The Corner

The Congressional Budget Office on Repealing and Replacing Obamacare

Avik Roy and Charles Blahous both write about the CBO’s new report on the effects of the partial repeal of Obamacare that Republicans are contemplating. Both of them point out that CBO may well be overestimating how effective Obamacare’s fines on the uninsured are at getting people to buy health insurance–although, as Blahous points out, a finding that they are highly effective amounts to a finding that a lot of people wouldn’t find buying an Obamacare-compliant policy worthwhile without a threat.

An additional point worth making: The report suggests that a repeal of Obamacare’s tax-and-spending provisions would cause the number of people with insurance to be lower by 27 million in year one and 32 million in 2026 than it would be with those provisions in place. A more complete repeal that also did away with Obamacare’s regulations would cause the number to be lower by 21 million in year one and 23 million in 2026 compared to what we would see with Obamacare fully in place. A bill that got rid of the regulations and the fiscal provisions of Obamacare would therefore yield 6 million more people covered in year one and 9 million more covered in 2026, compared to a partial repeal. These findings strengthen the case that the law’s regulations have serious effects on the budget, and that it should therefore be allowed to modify or abolish them in a budget-reconciliation bill that is immune from filibusters. And so they strengthen the case for the legislative strategy on Obamacare that Yuval Levin advocated on NRO yesterday.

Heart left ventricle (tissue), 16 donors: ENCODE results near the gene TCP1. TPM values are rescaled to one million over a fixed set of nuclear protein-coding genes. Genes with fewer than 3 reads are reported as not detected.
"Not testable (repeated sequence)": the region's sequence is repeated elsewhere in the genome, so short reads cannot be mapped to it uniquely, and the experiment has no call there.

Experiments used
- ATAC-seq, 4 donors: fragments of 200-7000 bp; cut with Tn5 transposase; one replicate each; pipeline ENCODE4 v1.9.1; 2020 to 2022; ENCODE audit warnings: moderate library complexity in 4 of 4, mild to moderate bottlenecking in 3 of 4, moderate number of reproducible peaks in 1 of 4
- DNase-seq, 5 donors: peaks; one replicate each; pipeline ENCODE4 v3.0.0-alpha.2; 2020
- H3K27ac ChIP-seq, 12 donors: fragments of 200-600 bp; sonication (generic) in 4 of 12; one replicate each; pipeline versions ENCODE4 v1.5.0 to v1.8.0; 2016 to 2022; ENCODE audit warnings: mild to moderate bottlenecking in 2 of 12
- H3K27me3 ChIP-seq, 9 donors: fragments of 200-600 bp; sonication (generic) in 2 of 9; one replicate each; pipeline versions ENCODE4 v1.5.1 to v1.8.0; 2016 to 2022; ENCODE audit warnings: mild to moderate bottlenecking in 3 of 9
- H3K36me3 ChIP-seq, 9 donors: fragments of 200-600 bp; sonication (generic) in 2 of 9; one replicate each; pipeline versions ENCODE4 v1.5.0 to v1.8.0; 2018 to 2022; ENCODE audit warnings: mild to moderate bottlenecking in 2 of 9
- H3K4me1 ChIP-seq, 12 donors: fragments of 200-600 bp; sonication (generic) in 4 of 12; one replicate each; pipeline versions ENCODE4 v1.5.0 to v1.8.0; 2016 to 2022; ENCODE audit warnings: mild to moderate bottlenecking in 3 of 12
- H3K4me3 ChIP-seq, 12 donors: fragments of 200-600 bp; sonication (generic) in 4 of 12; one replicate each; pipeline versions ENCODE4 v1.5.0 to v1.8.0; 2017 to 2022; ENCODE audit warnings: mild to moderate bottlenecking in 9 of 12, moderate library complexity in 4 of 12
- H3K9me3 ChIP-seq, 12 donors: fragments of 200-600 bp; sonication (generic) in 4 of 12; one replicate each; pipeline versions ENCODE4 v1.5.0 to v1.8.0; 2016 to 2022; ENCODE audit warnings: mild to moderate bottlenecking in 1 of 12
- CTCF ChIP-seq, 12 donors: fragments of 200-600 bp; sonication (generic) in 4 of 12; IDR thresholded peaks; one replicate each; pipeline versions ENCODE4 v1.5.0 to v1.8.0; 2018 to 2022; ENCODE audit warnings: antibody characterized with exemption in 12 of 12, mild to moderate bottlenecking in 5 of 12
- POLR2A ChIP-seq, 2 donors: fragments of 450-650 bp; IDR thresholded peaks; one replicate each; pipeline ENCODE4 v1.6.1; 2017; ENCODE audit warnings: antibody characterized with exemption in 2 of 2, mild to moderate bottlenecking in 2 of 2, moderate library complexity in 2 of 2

Ramesh Ponnuru is a senior editor for National Review, a columnist for Bloomberg Opinion, a visiting fellow at the American Enterprise Institute, and a senior fellow at the National Review Institute.


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